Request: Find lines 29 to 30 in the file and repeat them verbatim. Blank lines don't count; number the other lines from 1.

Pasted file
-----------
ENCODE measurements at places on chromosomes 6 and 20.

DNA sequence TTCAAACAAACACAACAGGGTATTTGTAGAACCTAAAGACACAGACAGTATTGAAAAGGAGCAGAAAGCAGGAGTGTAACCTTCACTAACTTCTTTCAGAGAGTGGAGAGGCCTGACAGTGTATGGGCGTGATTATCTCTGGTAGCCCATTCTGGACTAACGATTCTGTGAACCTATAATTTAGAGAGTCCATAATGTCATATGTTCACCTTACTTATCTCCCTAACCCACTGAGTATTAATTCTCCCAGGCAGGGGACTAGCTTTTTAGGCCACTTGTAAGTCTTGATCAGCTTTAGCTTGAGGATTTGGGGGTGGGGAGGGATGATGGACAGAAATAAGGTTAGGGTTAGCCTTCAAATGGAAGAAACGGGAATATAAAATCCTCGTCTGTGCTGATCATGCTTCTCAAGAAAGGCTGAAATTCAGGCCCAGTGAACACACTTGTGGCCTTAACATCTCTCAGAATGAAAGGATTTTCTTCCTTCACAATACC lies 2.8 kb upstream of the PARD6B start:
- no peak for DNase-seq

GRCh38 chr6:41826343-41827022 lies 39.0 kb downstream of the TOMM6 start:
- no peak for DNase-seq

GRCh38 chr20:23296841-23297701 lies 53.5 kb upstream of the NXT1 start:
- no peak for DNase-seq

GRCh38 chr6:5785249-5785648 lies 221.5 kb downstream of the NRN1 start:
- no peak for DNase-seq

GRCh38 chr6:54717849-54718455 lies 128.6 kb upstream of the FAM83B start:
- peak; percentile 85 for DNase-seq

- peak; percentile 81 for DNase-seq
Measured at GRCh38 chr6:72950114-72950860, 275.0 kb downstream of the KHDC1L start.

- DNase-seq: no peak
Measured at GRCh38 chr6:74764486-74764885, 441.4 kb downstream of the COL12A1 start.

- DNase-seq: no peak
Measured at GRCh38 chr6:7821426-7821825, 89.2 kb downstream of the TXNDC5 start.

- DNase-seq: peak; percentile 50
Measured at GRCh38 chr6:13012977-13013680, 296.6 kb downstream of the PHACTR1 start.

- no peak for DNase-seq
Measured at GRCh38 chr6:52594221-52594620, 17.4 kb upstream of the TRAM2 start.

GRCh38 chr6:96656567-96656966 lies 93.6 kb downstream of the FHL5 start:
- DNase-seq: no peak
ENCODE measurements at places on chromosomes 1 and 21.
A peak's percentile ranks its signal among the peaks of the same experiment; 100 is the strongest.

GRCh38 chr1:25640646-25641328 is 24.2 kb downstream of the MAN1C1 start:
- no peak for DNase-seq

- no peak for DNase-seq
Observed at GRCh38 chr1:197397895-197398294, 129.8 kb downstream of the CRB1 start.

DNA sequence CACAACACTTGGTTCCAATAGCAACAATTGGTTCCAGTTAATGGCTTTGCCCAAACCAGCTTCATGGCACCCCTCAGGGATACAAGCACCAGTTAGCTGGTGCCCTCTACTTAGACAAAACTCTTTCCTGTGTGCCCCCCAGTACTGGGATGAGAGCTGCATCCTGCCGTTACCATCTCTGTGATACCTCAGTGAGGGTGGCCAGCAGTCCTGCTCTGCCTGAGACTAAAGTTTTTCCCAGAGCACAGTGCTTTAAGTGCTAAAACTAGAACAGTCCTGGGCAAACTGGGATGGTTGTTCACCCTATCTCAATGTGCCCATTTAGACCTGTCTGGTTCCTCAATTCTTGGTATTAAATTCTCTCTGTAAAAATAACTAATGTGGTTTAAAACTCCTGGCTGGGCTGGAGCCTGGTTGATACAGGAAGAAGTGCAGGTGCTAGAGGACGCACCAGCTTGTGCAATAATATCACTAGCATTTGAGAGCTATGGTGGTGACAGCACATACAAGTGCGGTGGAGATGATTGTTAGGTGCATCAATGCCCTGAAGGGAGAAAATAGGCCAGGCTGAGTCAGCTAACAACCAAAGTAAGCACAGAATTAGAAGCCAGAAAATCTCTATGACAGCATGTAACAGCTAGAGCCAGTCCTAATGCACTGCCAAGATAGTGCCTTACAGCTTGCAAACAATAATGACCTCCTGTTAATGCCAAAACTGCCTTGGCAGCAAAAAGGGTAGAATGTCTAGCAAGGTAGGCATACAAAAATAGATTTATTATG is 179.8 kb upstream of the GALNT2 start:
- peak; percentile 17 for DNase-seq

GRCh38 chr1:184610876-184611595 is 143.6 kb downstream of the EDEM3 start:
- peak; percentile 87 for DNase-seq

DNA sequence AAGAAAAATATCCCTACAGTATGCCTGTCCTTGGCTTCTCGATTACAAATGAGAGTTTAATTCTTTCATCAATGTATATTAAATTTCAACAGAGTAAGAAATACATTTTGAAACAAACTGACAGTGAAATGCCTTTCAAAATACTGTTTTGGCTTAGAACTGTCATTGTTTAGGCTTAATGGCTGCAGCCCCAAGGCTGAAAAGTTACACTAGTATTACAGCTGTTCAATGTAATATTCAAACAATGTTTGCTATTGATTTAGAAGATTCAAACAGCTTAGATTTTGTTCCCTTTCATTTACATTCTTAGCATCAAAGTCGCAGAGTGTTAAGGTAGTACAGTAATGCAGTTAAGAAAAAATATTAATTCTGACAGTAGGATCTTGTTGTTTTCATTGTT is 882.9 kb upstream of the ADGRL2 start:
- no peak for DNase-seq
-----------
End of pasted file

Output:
Observed at GRCh38 chr1:197397895-197398294, 129.8 kb downstream of the CRB1 start.

DNA sequence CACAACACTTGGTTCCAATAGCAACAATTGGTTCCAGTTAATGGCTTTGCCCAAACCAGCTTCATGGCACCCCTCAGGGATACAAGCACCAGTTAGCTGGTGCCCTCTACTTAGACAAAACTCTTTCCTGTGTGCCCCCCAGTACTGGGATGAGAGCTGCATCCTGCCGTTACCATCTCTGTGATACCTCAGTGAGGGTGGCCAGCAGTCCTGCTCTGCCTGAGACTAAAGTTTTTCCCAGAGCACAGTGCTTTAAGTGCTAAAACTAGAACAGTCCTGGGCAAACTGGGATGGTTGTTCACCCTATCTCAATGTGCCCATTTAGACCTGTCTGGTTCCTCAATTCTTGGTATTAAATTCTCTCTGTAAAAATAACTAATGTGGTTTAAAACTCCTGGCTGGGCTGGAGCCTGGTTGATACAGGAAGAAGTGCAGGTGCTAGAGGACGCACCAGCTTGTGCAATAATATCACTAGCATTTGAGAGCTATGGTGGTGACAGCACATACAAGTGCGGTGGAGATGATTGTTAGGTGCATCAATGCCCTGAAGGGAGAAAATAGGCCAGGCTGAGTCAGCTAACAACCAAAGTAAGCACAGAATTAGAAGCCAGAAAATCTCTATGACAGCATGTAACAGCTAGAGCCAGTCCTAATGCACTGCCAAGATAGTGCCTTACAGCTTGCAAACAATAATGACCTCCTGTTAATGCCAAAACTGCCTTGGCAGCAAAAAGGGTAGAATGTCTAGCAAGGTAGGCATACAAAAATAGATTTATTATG is 179.8 kb upstream of the GALNT2 start: